What the tablet market's evolution demonstrates, in the end, is the importance of software and the upgrade cycle. This is the difference between most consumer electronics and computing. A TV is just a TV but a PC can drive change. Making the tablet a rugged PC is the way forward.
At the time of publication the author had a position in GOOGL, AAPL and AMZN.
This article represents the opinion of a contributor and not necessarily that of TheStreet or its editorial staff.
TheStreet Ratings team rates APPLE INC as a Buy with a ratings score of B+. TheStreet Ratings Team has this to say about their recommendation:
"We rate APPLE INC (AAPL) a BUY. This is driven by a few notable strengths, which we believe should have a greater impact than any weaknesses, and should give investors a better performance opportunity than most stocks we cover. The company's strengths can be seen in multiple areas, such as its revenue growth, largely solid financial position with reasonable debt levels by most measures, notable return on equity, expanding profit margins and solid stock price performance. Although the company may harbor some minor weaknesses, we feel they are unlikely to have a significant impact on results."
Highlights from the analysis by TheStreet Ratings Team goes as follows:
- Despite its growing revenue, the company underperformed as compared with the industry average of 8.5%. Since the same quarter one year prior, revenues slightly increased by 6.0%. Growth in the company's revenue appears to have helped boost the earnings per share.
- Although AAPL's debt-to-equity ratio of 0.26 is very low, it is currently higher than that of the industry average. Along with the favorable debt-to-equity ratio, the company maintains an adequate quick ratio of 1.18, which illustrates the ability to avoid short-term cash problems.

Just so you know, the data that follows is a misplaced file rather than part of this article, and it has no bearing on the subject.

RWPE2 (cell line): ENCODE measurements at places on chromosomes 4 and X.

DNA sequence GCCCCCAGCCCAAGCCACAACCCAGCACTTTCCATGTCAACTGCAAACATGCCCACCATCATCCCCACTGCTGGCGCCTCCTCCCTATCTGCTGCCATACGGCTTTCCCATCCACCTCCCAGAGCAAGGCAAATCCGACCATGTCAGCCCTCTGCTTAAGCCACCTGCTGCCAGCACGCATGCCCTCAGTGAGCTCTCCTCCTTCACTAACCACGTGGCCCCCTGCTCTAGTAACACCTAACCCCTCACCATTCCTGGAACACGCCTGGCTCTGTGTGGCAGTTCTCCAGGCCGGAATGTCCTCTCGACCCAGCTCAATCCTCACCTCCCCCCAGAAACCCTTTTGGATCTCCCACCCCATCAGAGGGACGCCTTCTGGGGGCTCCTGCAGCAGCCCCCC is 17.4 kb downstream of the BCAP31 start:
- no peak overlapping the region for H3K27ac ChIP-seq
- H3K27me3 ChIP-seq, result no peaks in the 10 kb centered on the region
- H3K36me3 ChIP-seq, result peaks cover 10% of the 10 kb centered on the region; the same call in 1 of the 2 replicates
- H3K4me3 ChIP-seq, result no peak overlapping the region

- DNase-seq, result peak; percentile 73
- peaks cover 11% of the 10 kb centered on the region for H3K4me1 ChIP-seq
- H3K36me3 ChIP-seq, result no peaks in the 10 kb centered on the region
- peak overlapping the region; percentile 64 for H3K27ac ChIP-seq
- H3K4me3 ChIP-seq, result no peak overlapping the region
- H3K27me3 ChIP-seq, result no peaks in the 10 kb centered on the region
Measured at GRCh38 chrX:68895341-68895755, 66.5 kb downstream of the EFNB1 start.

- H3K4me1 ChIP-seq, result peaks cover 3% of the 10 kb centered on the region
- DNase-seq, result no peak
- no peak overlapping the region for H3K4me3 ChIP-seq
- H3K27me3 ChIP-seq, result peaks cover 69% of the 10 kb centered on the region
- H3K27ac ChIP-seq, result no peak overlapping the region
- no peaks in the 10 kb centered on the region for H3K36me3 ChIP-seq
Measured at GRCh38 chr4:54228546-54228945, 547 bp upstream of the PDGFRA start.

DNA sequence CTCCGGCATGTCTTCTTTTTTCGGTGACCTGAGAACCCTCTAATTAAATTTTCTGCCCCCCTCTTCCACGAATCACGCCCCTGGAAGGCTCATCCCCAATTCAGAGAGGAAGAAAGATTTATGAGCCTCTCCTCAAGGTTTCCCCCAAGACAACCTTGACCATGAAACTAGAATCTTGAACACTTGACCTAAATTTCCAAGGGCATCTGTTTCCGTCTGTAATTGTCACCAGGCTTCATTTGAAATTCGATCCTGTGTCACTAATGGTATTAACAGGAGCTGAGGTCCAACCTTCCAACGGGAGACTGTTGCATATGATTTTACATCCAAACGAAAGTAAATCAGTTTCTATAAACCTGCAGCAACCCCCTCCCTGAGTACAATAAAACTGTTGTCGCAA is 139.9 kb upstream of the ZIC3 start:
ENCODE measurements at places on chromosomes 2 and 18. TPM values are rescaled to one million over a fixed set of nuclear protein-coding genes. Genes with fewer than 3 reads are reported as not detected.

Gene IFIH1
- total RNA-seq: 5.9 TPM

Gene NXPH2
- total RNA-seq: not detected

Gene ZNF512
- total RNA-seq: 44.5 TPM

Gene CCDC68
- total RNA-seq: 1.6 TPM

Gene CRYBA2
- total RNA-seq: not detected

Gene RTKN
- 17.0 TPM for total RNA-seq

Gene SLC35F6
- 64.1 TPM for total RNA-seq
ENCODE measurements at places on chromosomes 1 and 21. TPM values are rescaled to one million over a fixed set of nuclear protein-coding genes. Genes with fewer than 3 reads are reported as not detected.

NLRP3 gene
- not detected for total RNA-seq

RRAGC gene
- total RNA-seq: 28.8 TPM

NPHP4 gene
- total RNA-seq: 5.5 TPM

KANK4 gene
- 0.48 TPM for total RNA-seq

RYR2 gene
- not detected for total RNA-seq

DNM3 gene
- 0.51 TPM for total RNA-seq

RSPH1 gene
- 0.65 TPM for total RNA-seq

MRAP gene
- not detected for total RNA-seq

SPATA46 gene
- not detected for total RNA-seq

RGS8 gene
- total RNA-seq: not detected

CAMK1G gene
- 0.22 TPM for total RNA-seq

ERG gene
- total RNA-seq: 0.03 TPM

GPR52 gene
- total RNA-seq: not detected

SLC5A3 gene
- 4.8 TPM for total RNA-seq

- The return on equity has improved slightly when compared to the same quarter one year prior. This can be construed as a modest strength in the organization. When compared to other companies in the Computers & Peripherals industry and the overall market, APPLE INC's return on equity exceeds that of the industry average and significantly exceeds that of the S&P 500.
- 44.56% is the gross profit margin for APPLE INC which we consider to be strong. It has increased from the same quarter the previous year. Along with this, the net profit margin of 20.69% is above that of the industry average.
- Investors have apparently begun to recognize positive factors similar to those we have mentioned in this report, including earnings growth. This has helped drive up the company's shares by a sharp 55.53% over the past year, a rise that has exceeded that of the S&P 500 Index. Regarding the stock's future course, although almost any stock can fall in a broad market decline, AAPL should continue to move higher despite the fact that it has already enjoyed a very nice gain in the past year.
- You can view the full analysis from the report here: AAPL Ratings Report